Ban killer robots before their use in policing
Amnesty International has called for the ban and any further development of killer robots whose insidious creep into policing would put lives at risk and pose a serious threat to human rights, as it launched a new briefing in Geneva.
Speaking at a meeting of the UN’s Convention on Certain Conventional Weapons (CCW), the organization called for a pre-emptive ban on the development, stockpiling, transfer, deployment and use of fully autonomous weapons systems (AWS or killer robots). “The second round of talks in Geneva this week are a clear sign that governments are waking up to the wide range of serious concerns posed by killer robots, whose development and deployment in the near future seem all but inevitable if we don’t act now,” said Rasha Abdul Rahim, Campaigner on Arms Control, Security Trade & Human Rights at Amnesty International, who is currently at the CCW talks in Geneva.
“The legal, ethical, and moral quandaries of using these systems in warfare are rightly beginning to receive the attention they deserve. But what’s still being widely overlooked is the likelihood that they will also be used in police operations, and it is urgent that this is addressed now.”
Amnesty International fears that robots will in future be used, resulting in unlawful killings, excessive use of force causing injuries, and undermining the right to human dignity as rapid advances in technology is bringing fully autonomous weapons without some level of human oversight closer to reality.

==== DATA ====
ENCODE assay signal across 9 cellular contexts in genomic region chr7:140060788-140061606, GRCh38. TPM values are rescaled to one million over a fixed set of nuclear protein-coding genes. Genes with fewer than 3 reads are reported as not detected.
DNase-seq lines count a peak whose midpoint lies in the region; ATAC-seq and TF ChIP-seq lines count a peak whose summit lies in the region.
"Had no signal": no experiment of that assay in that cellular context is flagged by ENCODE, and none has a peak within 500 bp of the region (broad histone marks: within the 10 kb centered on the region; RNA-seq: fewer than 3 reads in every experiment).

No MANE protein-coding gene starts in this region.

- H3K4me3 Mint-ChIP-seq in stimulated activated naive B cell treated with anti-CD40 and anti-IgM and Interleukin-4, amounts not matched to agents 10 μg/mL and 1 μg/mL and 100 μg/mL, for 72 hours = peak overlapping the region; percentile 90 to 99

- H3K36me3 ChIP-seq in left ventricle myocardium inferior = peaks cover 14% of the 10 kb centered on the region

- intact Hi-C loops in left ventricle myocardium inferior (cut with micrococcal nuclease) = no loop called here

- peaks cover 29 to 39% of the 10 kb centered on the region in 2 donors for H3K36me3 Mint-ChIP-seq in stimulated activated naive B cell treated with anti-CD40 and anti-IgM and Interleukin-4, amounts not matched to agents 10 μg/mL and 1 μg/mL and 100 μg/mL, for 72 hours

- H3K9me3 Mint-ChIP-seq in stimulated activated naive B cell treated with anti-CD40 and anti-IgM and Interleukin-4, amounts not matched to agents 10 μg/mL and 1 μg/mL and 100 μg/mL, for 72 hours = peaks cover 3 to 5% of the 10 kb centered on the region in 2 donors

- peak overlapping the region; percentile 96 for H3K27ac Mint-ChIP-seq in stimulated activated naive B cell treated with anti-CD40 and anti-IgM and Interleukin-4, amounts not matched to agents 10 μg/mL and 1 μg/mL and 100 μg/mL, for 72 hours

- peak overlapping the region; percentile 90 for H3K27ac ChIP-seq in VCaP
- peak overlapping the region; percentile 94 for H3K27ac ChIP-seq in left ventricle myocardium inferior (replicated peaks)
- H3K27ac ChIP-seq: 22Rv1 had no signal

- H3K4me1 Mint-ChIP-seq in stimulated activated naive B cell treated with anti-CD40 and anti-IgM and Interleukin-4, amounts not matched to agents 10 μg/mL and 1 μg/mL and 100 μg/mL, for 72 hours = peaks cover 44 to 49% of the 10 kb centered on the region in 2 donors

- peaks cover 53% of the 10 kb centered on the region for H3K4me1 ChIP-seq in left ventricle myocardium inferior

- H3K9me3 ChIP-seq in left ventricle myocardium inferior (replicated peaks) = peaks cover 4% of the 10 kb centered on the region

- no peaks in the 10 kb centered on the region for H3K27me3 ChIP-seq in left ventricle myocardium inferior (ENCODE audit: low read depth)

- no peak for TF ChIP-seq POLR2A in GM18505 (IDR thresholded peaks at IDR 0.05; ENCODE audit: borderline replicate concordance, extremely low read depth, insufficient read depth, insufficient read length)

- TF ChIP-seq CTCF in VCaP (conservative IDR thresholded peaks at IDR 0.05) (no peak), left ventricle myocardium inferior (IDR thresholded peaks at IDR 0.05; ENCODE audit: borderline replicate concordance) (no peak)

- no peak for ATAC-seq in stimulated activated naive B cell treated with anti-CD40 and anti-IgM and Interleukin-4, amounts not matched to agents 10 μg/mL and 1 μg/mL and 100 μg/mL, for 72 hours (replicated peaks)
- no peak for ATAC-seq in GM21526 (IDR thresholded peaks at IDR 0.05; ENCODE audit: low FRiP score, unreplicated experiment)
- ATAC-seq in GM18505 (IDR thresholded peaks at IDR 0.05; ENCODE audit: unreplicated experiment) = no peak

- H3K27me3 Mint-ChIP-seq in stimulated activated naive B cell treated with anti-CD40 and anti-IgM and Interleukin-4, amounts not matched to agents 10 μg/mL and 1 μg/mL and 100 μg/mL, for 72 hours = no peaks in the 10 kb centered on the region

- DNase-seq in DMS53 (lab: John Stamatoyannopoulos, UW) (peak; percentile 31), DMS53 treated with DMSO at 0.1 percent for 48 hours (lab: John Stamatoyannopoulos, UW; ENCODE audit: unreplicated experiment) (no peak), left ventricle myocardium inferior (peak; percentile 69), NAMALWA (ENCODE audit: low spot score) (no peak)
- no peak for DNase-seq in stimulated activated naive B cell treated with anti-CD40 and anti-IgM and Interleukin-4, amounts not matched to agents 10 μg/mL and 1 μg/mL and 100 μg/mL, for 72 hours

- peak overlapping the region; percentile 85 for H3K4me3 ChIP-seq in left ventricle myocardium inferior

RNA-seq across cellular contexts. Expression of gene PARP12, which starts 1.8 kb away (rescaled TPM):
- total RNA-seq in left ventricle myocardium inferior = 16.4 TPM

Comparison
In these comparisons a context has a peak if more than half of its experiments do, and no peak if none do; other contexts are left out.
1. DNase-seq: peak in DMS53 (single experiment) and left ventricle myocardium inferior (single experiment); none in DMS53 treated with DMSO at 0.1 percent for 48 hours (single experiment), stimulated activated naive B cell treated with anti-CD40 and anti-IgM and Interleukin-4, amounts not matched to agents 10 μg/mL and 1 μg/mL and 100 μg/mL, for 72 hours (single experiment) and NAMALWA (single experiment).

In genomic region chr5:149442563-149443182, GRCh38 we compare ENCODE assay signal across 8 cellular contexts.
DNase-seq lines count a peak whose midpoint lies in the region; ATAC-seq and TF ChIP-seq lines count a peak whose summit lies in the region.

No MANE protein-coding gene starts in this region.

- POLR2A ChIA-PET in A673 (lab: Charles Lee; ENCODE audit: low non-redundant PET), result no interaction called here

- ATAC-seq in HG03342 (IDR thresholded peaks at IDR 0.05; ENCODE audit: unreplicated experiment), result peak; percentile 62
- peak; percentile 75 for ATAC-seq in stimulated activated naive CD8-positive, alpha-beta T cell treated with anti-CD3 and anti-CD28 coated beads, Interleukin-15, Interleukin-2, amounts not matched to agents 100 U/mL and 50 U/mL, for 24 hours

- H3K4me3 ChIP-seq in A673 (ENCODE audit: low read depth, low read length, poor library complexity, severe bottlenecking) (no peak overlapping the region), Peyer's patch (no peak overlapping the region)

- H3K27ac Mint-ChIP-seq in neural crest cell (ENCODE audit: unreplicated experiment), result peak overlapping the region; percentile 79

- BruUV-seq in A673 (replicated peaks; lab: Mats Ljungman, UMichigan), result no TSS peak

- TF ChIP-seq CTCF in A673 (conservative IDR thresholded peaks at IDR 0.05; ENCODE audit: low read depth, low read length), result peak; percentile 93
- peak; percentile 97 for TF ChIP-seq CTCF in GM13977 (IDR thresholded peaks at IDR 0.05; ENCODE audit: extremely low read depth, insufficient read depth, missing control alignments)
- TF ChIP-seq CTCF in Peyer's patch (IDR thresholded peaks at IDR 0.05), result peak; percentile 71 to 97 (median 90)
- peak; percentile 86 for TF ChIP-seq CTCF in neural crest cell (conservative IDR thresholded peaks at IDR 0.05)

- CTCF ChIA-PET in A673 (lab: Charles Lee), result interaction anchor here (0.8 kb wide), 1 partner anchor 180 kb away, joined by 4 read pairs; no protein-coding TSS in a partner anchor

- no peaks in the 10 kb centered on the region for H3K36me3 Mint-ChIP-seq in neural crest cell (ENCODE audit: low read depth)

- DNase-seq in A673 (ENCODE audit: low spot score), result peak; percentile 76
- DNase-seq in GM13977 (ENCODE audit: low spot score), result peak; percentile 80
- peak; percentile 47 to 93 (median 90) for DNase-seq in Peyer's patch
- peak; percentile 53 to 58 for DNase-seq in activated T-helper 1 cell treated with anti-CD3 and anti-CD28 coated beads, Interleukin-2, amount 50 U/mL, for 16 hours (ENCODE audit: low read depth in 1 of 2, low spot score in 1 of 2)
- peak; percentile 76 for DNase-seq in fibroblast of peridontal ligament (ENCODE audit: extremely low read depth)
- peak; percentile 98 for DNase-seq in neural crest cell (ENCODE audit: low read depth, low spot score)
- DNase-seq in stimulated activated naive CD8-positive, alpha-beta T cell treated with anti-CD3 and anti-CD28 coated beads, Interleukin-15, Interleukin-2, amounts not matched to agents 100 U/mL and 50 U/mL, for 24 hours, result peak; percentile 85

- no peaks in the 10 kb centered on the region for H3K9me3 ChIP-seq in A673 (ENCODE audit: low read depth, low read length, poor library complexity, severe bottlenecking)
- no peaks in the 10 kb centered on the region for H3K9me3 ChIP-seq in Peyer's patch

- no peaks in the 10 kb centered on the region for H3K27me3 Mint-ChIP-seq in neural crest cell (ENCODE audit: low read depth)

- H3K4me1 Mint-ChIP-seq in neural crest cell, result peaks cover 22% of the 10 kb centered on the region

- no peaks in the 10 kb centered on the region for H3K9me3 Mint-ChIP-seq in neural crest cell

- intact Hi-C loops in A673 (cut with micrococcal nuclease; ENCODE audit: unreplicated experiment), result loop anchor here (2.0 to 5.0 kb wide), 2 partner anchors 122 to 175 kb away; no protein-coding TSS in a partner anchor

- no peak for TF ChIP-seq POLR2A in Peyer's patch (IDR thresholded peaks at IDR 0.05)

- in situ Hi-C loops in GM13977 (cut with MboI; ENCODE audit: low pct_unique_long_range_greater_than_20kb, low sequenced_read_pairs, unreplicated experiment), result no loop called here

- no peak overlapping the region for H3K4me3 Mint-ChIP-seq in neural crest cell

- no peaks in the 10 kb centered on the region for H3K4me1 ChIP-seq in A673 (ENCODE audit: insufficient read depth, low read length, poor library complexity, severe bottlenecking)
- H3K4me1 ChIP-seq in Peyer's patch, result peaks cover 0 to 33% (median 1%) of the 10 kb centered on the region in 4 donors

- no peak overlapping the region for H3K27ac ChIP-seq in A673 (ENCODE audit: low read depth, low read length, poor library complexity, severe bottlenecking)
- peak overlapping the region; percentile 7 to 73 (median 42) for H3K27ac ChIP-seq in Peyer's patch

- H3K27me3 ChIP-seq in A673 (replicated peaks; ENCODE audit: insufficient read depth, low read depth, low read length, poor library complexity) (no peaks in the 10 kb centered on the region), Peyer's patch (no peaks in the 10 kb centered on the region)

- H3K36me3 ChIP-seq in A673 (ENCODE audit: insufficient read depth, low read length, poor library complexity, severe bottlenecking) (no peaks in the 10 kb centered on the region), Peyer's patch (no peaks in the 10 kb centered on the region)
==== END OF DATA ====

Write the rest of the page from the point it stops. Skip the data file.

In fact, there is just a small leap from products that are already on the market to fully fledged killer robots. These include unmanned aerial vehicles (drones) and ground vehicles that can apparently shoot electric-shock darts, tear gas and other less-lethal projectiles, resulting in the risk of death or serious injuries. Amnesty International believes that in policing operations, autonomous weapons systems wouldn’t be able to properly assess complex policing situations and comply with relevant standards.
“Under international standards, police may use force only when strictly necessary and to the extent required for the performance of their duty. They prohibit the use of firearms except in defence against an imminent threat of death or serious injury. It’s very difficult to imagine a machine substituting for human judgement, which is critically important to decisions on the use of potentially lethal force,” said Rasha Abdul Rahim.